At the Keystone Town Board Meeting last Wednesday, Aug. 17, trustee Lynette Gohsman pushed for the city to begin the process of eliminating the crosswalk closest to Highway 40 on Winter Street.
“What do we have to do to get this ball rolling?” she asked.
This issue was originally brought up at the Aug. 3 meeting when Gohsman read a letter from Danielle Banks, owner of the Holy Smoke Resort. In it, Banks retold an incident where she narrowly missed hitting pedestrians due to the placement of a delivery truck. As the truck was parked between the second and third crosswalks on Winter Street, Banks was unable to see a man and two girls starting across the road on the crosswalk behind the truck. Methods for better controlling truck parking and delivery times were discussed.
Finance officer Vanessa Row explained that the issue had been handled in the past by the city hand-delivering letters to the businesses, asking for them to have all deliveries completed before 9 a.m.
“We had this fixed once and it worked really well,” Row said.
However, Gohsman strongly believes that at least one of the four existing crosswalks on Winter Street should be removed and seems to have settled on the northernmost one. If this crosswalk is removed, trucks could be required to park north of the remaining crosswalks eliminating the sightline problem and improving pedestrian safety.
President Kwinn Neff suggested that their first step be to discuss the issue with the affected businesses. Row said she could hand-deliver letters, which would ask for deliveries to be completed in the morning and mention the proposed crosswalk removal. Gohsman and trustee Justin Moss volunteered to help Row with this stage of the process.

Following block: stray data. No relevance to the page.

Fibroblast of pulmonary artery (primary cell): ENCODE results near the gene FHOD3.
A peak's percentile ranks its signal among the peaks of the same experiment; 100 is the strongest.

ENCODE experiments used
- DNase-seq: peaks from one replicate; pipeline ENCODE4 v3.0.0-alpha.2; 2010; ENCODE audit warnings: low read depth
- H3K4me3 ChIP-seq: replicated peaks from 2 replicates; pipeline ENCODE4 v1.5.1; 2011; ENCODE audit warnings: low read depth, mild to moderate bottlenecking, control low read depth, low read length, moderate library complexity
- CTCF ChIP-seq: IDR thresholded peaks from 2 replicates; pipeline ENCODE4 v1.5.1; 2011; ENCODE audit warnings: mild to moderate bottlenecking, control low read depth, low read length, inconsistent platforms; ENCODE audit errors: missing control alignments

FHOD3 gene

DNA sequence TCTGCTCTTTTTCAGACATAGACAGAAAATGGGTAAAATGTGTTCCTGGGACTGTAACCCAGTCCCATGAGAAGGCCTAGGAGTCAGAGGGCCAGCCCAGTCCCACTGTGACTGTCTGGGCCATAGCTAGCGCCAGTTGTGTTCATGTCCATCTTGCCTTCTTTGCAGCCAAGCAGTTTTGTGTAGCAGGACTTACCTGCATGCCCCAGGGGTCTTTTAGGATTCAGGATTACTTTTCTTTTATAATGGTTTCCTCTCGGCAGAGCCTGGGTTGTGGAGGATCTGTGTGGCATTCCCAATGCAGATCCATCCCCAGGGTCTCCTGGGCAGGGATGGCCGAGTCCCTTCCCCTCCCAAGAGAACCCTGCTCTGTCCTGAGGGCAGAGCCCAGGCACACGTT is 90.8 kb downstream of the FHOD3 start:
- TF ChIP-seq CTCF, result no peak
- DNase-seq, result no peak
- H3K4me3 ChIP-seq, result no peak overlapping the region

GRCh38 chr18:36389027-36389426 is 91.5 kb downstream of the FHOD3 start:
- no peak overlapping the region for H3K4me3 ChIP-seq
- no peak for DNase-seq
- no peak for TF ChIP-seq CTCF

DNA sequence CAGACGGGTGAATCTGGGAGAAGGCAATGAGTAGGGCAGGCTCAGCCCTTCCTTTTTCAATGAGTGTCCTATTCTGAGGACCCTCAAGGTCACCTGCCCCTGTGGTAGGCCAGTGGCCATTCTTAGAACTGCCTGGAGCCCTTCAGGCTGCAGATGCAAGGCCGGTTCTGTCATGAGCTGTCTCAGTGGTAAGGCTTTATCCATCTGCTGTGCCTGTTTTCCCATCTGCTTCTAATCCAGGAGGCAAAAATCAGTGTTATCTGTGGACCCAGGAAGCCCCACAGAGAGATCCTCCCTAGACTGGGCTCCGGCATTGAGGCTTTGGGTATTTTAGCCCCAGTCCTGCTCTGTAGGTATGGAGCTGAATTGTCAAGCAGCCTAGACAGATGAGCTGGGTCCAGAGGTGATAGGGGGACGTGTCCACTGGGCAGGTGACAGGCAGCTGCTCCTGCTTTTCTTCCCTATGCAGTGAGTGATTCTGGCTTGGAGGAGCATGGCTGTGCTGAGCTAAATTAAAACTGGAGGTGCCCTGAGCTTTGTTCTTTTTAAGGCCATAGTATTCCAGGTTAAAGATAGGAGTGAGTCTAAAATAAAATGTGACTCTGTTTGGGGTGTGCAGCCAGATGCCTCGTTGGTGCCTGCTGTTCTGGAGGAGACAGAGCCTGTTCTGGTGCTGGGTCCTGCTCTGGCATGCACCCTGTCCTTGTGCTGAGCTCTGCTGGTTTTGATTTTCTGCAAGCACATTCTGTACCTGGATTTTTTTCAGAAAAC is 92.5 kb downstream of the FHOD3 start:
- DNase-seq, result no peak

In addition to the letters, the city has also placed the issue on the agenda for the next town board meeting on Wednesday, Sept. 7.
Public works director Jerry Przybylski thought this was too soon, commenting that the city should first decide on the direction for the Swanzey Street bridge repair.
However, Gohsman asserted that the crosswalk will still be an issue regardless of what bridge option the town chooses.
In another tie up of old business, Neff asked city attorney Mitch Johnson if there was any legal recourse to the White House Resort pumping sewage out onto the street at the end of last month. Johnson explained that while there is a city ordinance against such an action, it would come down to the city’s ability to prove the resort knew it was pumping sewage.
Moss suggested simply sending Durst Enterprises, the owner of the White House, the bill for the man-hours and materials used to clean up the streets outside the resort.
“I think it’s necessary,” agreed trustee Sandi McLain.
Neff wanted to include a letter from Johnson, citing the relevant city ordinance. This action was unanimously approved.
The town’s budget hearings will wrap up on Thursday, Aug. 25 and Monday, Aug. 29. Both meetings will begin at 7 p.m. at Keystone Community Center boardroom.
The next regular Keystone Town Board meeting is scheduled for Wednesday, Sept. 7, at 7 p.m.